🚨 Highlight of the week
Networking when remote: 3 ideas for future leaders
Not everyone is loving the idea of remote becoming the norm. A recent report from the National Society of High School Scholars (NSHSS) surveyed more than 11,000 high school and college-aged and found that only 23% say remote work is important to them. The reason? The fear of missing out on networking and career development opportunities.
But as Harvard Business Review (HBR) points out in one of their latest articles, networking is still here — it just looks different. And it brings new opportunities for the digital-native generation. Here are three ideas young employees can leverage to network and learn from senior leaders:
1. Help executives understand new technologies
From TikTok to VR or the Metaverse, Gen Zers have incredible knowledge of new trends and innovations. So when looking for opportunities to connect with senior leaders, don’t focus on what you can learn from them, but how you can help them achieve their goals. Understand how can new trends and technologies help advance the company goals and find opportunities to share your knowledge, from lunch and learn sessions, to securing a spot in the all-hands meeting, or as simply as creating a newsletter or a slack channel to share articles. As HBR points out, “you’ll quickly establish yourself as a forward-thinking, emerging leader. A win-win!”
2. Make it about them
We all love to talk about ourselves. And executives are no exception. So when asking someone 15-min of their time, make it all about them. Ask about specific milestones and challenges in their careers, just make sure to come prepared with thoughtful questions and listen carefully. This is one area remote work makes easier: saying yes to a 15-min virtual coffee as opposite to a 15-min real coffee in a coffee house.
3. Offer your services
Executives are busy people. So one of the best ways to get time with them is to take work out of their plate or help them be better or faster at it. For example, if social media is your super power, offer tips and frameworks so they can grow their audience and improve their results. Or if you’re a good designer, offer to create some visuals for their next presentation. Think about what you’re great at, what they care about (but lack expertise), and you’ll earn yourself face time and potentially mentorship.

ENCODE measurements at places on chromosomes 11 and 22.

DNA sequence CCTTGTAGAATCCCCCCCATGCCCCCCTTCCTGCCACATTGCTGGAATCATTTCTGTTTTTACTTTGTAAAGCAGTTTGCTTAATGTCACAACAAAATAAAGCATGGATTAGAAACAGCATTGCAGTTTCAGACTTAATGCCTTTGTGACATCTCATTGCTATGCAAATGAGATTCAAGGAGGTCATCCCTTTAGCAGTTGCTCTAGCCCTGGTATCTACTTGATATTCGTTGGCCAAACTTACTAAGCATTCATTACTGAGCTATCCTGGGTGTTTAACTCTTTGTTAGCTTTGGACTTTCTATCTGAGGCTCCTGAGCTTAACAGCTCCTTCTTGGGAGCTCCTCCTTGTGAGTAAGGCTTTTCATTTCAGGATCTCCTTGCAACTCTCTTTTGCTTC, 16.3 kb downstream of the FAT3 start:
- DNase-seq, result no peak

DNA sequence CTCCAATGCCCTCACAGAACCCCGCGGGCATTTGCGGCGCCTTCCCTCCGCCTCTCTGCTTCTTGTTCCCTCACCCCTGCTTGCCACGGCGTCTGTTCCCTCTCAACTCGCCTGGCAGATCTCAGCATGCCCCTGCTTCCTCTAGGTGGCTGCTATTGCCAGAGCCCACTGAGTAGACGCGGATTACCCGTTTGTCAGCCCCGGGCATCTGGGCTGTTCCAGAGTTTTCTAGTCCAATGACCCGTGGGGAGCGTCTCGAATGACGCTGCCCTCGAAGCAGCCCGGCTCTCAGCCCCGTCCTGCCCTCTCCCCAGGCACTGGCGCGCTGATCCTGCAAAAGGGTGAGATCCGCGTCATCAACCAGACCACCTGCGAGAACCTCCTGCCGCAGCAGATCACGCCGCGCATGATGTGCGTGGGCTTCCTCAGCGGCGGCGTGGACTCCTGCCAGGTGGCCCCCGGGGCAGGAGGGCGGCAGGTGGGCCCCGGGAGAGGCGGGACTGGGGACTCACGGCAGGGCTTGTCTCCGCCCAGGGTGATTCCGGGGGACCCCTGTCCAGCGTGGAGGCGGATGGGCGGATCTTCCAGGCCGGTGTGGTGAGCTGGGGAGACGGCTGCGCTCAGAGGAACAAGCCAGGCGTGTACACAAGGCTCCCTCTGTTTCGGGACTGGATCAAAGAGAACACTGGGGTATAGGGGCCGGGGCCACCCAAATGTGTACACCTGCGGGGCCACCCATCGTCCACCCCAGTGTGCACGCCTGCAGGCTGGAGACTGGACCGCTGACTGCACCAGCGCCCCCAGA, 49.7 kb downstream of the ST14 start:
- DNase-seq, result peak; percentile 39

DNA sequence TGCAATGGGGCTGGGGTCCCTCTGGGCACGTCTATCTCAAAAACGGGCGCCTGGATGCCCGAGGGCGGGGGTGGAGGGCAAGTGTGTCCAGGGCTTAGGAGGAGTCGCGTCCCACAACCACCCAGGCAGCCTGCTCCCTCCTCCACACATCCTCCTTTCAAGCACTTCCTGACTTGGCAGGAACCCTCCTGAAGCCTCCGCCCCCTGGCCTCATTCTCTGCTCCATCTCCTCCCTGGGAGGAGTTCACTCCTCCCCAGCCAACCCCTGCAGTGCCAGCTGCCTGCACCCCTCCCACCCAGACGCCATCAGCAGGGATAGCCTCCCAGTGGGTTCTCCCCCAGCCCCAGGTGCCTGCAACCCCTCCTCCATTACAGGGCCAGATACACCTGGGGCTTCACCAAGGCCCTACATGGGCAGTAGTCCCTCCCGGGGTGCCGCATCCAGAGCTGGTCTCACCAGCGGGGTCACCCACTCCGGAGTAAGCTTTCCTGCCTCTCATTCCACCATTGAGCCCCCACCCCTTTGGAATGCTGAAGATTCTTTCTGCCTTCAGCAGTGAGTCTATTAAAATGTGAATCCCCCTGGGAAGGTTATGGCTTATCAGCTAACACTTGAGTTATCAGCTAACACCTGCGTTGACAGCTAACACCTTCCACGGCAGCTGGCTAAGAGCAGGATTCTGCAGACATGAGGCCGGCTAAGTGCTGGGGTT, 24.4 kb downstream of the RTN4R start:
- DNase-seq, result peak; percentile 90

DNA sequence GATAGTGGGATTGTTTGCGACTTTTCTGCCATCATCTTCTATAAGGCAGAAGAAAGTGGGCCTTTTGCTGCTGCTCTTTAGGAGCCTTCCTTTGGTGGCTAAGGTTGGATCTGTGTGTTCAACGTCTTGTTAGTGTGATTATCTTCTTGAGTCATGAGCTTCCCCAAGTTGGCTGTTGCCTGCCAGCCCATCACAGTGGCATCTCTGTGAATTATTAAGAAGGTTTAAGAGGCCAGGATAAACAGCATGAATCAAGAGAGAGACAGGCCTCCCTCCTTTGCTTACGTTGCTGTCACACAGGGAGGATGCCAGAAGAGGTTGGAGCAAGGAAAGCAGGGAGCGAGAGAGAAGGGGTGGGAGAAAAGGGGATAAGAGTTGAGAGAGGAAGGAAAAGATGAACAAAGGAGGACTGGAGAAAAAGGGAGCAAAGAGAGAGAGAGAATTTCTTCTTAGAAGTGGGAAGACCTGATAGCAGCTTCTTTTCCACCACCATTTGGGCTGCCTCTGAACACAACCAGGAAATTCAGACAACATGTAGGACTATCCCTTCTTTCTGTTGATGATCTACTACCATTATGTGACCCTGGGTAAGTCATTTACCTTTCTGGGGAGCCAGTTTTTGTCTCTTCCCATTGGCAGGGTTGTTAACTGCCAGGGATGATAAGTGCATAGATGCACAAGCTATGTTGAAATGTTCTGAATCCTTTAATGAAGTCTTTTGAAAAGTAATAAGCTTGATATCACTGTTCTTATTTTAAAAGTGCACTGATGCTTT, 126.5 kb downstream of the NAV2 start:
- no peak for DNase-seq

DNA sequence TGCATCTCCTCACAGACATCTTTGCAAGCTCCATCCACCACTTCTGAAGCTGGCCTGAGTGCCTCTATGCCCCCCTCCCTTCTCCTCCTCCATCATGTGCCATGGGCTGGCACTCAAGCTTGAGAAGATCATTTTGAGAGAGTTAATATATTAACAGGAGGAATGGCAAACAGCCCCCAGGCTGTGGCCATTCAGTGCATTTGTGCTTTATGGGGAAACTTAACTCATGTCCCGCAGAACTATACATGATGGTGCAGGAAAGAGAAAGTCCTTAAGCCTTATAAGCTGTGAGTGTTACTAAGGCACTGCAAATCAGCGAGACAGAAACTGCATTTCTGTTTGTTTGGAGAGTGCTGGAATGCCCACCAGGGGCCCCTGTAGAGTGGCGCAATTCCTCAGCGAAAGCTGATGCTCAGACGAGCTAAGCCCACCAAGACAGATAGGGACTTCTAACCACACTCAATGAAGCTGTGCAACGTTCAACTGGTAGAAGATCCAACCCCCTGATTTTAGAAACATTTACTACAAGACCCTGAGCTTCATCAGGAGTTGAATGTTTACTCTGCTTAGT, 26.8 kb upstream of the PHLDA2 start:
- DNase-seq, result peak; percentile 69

💡 Async tip: If timezone or busy calendars make it hard to start building these connections, don’t give up. A idea is to do any of this on video: explaining a new technology, sharing ideas to improve engagement on social media or even asking a few questions. It’s as personal as you can be without being face-to-face, less intrusive than sending 3 follow-up emails, and you can add value right away.
🍿 Great discussions
- LinkedIn released their report of “41 Big Ideas that will change our world in 2023”. The top one? Hybrid work will be here to stay. Read more here.
- Jason Read, PhD sparks the discussion of collaboration overload in this LinkedIn post sharing one of the latest HBR articles.
- Matt Schnuck talks about The Remote Work Paradox and shares ideas to avoid burning out your team.
🤓 Cool findings
- Mobbin let’s you save hours of UI & UX research with a library of 100,000+ fully searchable mobile & web screenshots.
- Curations is a free open source project that enables designers and developers to elevate their work by providing the possible best resources.
- Canva is the latest app to integrate an AI-powered copywriting assistant in their latest product, Canva Docs.
💌 From the Community
- Canua, a personal finance assistant, launched this week on Product Hunt! Check it out and sign-up for free 🙂
- Uberall’s VP of Global Partnerships, Robert Bruil, gave a talk at #DIAMUC 2022 to teach how to show up in search and attract the right customers to your business if you are an #insuranceprovider.
- 360Learning launched a free networking community for learning and development professionals. Applications here.